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Irish Classics

Irish Classics

by Declan KiberdDeclan Kiberd


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A celebration of the tenacious life of the enduring Irish classics, this book by one of Irish writing's most eloquent readers offers a brilliant and accessible survey of the greatest works since 1600 in Gaelic and English, which together have shaped one of the world's most original literary cultures.

In the course of his discussion of the great seventeenth- and eighteenth-century Gaelic poems of dispossession, and of later work in that language that refuses to die, Declan Kiberd provides vivid and idiomatic translations that bring the Irish texts alive for the English-speaking reader.

Extending from the Irish poets who confronted modernity as a cataclysm, and who responded by using traditional forms in novel and radical ways, to the great modern practitioners of such paradoxically conservative and revolutionary writing, Kiberd's work embraces three sorts of Irish classics: those of awesome beauty and internal rigor, such as works by the Gaelic bards, Yeats, Synge, Beckett, and Joyce; those that generate a myth so powerful as to obscure the individual writer and unleash an almost superhuman force, such as the Cuchulain story, the lament for Art O'Laoghaire, and even Dracula; and those whose power exerts a palpable influence on the course of human action, such as Swift's Drapier's Letters, the speeches of Edmund Burke, or the autobiography of Wolfe Tone. The book closes with a moving and daring coda on the Anglo-Irish agreement, claiming that the seeds of such a settlement were sown in the works of Irish literature.

A delight to read throughout, Irish Classics is a fitting tribute to the works it reads so well and inspires us to read, and read again.

Product Details

ISBN-13: 9780674010086
Publisher: Harvard
Publication date: 10/30/2002
Series: Convergences: Inventories of the Present , #27
Edition description: Revised ed.
Pages: 720
Sales rank: 360,391
Product dimensions: 5.94(w) x 8.94(h) x (d)

About the Author

Declan Kiberd is Donald and Marilyn Keough Professor of Irish Studies at the University of Notre Dame.

Table of Contents

  • Acknowledgements
  • Introduction
  • 1. Gaelic Ireland: Apocalypse Now?
  • 2. Bardic Poetry: The Loss of Aura
  • 3. Saving Civilization: Céitinn and Ó Bruadair
  • 4. Dying Acts: Ó Rathaille and Others
  • 5. Endings and Beginnings: Mac Cuarta and After
  • 6. Jonathan Swift: a Colonial Outsider?
  • 7. Home and Away: Gulliver’s Travels
  • 8. Nostalgia as Protest: Goldsmith’s “Deserted Village”
  • 9. Radical Pastoral: Goldsmith’s She Stoops to Conquer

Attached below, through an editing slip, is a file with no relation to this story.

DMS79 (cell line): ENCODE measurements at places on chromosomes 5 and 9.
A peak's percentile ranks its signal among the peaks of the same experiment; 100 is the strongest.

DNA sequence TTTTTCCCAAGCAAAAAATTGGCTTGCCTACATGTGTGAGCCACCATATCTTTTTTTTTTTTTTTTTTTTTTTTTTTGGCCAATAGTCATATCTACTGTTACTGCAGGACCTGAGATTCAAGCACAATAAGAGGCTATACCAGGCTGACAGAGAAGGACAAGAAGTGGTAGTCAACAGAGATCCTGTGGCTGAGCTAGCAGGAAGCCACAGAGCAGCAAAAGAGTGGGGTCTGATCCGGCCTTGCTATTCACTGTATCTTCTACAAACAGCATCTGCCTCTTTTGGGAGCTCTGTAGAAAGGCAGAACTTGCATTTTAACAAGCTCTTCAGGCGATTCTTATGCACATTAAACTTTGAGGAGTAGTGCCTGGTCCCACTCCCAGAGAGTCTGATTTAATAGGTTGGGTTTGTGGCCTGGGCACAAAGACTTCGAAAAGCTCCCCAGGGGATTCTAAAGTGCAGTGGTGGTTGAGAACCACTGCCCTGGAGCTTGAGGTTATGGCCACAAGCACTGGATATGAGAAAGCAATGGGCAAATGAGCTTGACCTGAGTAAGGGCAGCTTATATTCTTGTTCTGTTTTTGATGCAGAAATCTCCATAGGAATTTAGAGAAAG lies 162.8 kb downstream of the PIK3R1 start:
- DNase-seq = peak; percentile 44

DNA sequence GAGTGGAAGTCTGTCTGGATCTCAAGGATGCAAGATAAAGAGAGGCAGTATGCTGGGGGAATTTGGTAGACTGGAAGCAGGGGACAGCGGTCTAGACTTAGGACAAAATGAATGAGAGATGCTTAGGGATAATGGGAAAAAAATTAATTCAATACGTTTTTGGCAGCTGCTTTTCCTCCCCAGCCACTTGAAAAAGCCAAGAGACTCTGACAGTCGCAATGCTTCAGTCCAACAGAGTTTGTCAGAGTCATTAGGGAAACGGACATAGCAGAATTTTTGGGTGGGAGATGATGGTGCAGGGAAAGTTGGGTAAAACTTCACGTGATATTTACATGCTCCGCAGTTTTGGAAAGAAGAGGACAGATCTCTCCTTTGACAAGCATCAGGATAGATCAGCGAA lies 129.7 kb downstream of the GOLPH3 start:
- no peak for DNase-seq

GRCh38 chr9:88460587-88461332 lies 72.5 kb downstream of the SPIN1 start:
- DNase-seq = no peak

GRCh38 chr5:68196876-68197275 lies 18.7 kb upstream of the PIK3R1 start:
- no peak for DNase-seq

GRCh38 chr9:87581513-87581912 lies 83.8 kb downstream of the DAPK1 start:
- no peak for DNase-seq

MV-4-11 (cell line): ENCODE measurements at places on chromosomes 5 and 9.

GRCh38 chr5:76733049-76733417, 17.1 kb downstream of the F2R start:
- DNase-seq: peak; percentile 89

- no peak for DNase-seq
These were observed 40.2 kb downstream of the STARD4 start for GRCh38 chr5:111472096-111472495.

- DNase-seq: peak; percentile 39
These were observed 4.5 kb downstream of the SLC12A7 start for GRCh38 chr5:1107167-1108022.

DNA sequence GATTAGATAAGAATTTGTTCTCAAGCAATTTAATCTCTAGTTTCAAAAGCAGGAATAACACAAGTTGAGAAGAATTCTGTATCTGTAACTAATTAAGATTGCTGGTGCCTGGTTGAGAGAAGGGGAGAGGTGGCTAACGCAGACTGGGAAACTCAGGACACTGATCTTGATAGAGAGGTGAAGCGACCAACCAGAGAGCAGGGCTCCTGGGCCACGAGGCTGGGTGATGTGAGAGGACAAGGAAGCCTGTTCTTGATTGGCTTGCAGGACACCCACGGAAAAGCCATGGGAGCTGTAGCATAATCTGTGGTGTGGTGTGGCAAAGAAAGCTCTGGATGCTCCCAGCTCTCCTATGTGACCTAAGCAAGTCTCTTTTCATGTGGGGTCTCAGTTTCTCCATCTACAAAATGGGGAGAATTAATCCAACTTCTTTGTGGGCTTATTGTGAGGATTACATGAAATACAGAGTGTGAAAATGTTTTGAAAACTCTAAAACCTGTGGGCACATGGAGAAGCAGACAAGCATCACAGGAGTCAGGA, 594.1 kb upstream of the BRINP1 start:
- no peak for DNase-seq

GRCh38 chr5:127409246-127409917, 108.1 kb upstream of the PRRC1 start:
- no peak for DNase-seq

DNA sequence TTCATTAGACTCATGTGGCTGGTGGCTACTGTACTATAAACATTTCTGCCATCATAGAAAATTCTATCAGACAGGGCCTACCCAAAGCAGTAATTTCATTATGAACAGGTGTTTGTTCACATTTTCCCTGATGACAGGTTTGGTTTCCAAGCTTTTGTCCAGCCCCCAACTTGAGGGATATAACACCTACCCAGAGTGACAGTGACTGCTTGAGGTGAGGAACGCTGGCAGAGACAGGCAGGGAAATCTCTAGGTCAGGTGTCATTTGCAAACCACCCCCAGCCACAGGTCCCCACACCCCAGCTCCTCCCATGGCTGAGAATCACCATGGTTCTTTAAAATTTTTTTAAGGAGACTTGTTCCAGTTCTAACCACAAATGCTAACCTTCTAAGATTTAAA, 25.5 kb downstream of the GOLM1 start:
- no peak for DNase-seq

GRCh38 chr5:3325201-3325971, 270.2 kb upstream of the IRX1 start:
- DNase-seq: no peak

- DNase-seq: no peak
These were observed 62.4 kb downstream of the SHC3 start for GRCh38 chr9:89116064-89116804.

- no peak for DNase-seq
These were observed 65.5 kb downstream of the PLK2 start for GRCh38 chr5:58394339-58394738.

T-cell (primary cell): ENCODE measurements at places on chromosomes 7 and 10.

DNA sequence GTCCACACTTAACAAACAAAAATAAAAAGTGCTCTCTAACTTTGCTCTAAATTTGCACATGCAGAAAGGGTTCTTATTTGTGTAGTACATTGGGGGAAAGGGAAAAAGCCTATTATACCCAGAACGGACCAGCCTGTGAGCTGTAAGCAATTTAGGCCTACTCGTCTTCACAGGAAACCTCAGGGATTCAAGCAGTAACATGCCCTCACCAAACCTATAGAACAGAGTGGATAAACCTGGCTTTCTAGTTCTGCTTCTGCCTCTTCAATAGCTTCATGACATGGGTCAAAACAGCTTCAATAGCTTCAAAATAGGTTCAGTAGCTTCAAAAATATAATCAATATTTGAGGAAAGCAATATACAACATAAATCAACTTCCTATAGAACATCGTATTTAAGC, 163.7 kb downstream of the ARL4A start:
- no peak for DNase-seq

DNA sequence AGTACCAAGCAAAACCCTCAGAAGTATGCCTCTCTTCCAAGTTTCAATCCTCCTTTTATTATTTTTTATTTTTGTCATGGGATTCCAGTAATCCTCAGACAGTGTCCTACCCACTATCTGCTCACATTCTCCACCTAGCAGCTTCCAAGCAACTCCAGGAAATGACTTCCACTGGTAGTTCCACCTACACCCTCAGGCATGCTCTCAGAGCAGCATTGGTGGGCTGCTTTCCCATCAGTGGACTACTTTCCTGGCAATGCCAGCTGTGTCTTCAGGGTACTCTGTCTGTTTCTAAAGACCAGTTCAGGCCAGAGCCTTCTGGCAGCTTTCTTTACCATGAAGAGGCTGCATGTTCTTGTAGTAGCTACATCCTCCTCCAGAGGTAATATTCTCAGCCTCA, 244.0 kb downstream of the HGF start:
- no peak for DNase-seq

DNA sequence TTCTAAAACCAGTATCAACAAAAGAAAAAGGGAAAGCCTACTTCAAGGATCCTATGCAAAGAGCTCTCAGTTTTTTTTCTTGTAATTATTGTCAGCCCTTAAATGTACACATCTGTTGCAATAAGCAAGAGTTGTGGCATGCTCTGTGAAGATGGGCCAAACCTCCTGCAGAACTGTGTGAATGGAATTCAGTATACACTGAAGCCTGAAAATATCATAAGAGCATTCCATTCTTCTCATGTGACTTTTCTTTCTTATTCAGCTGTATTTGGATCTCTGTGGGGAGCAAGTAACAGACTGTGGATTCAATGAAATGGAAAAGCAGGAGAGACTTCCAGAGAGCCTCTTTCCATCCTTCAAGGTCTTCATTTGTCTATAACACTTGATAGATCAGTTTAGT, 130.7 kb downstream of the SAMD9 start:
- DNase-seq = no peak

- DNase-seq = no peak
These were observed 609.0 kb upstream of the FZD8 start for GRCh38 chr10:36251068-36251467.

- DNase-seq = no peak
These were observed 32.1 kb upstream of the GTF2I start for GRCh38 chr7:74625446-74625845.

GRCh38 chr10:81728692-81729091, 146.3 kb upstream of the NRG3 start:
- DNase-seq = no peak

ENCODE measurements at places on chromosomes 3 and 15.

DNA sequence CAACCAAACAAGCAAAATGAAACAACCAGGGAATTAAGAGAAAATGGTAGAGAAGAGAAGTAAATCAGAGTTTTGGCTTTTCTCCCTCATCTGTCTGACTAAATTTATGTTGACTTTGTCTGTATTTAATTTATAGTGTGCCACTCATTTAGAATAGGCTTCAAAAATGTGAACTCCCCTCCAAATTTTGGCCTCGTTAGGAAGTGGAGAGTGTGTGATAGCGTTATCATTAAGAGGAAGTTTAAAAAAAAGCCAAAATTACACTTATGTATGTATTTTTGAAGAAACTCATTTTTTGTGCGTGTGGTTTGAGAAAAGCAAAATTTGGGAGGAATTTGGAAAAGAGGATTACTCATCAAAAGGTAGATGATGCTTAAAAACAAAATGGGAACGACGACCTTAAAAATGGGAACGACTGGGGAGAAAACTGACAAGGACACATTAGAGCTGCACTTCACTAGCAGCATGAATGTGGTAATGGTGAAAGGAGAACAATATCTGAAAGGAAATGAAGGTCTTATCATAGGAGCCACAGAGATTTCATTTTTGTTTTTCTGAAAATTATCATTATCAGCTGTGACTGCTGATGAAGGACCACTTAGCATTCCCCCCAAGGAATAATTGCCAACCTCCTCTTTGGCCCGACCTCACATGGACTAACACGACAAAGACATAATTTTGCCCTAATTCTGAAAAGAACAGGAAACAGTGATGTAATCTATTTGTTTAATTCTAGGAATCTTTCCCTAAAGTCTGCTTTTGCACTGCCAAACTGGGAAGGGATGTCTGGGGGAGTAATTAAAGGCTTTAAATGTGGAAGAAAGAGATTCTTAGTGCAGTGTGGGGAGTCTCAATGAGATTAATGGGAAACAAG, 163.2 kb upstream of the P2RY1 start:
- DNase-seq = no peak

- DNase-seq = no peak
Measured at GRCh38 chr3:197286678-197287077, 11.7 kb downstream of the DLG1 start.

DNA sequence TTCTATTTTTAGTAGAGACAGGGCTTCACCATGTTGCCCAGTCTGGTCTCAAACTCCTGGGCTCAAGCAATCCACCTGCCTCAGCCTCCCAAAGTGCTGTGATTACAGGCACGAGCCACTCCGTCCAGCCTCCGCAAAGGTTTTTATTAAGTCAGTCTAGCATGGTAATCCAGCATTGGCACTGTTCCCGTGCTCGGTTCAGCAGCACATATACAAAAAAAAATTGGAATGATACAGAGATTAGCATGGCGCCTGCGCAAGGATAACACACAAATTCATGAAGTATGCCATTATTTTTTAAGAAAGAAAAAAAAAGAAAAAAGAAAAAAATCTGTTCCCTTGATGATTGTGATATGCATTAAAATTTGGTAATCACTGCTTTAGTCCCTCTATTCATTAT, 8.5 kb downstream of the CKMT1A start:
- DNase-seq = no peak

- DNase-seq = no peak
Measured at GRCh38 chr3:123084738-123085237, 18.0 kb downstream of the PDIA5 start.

• 10. Sheridan and Subversion
  • 11. Eibhlín Dhubh Ní Chonaill: The Lament for Art Ó Laoghaire
  • 12. Brian Merriman’s Midnight Court
  • 13. Burke, Ireland and Revolution
  • 14. Republican Self-Fashioning: The Journal of Wolfe Tone
  • I5. Native Informants: Maria Edgeworth and Castle Rackrent
  • 16. Confronting Famine: Carleton’s Peasantry
  • 17. Feudalism Falling: A Drama in Muslin
  • 18. Love Songs of Connacht
  • 19. Anarchist Attitudes: Oscar Wilde
  • 20. George Bernard Shaw: Arms and the Man
  • 21. Somerville and Ross: The Silver Fox
  • 22. Undead in the Nineties: Bram Stoker and Dracula
  • 23. Augusta Gregory’s Cuchulain: The Rebirth of the Hero
  • 24. Synge’s Tristes Tropiques: The Aran Islands
  • 25. W.B. Yeats: Building Amid Ruins
  • 26. Ulysses, Newspapers and Modernism
  • 27. After the Revolution: O’Casey and O’Flaherty
  • 28. Gaelic Absurdism: At Swim-Two-Birds
  • 29. The Blasket Autobiographies
  • 30. Incorrigibly Plural: Louis MacNeice
  • 31. Kate O’Brien: The Ante-Room
  • 32. All the Dead Voices: Cré Na Cille
  • 33. Underdeveloped Comedy: Patrick Kavanagh
  • 34. Anglo-Gaelic Literature: Seán Ó Ríordéin
  • 35. Irish Narrative: A Short History
  • Notes
  • Index

What People are Saying About This

Barry Forshaw

The most immediately striking aspect of Kiberd's brave enterprise is the sheer accessibility of the texts selected...In this ambitious survey of the enduring Irish classics, the author's avowed intention of choosing works that challenge each successive generation is effortlessly fulfilled...His enthusiasm for the great Irish writers that is communicated at every opportunity...For most of us, this will be a book with a potential to open many new vistas.

Customer Reviews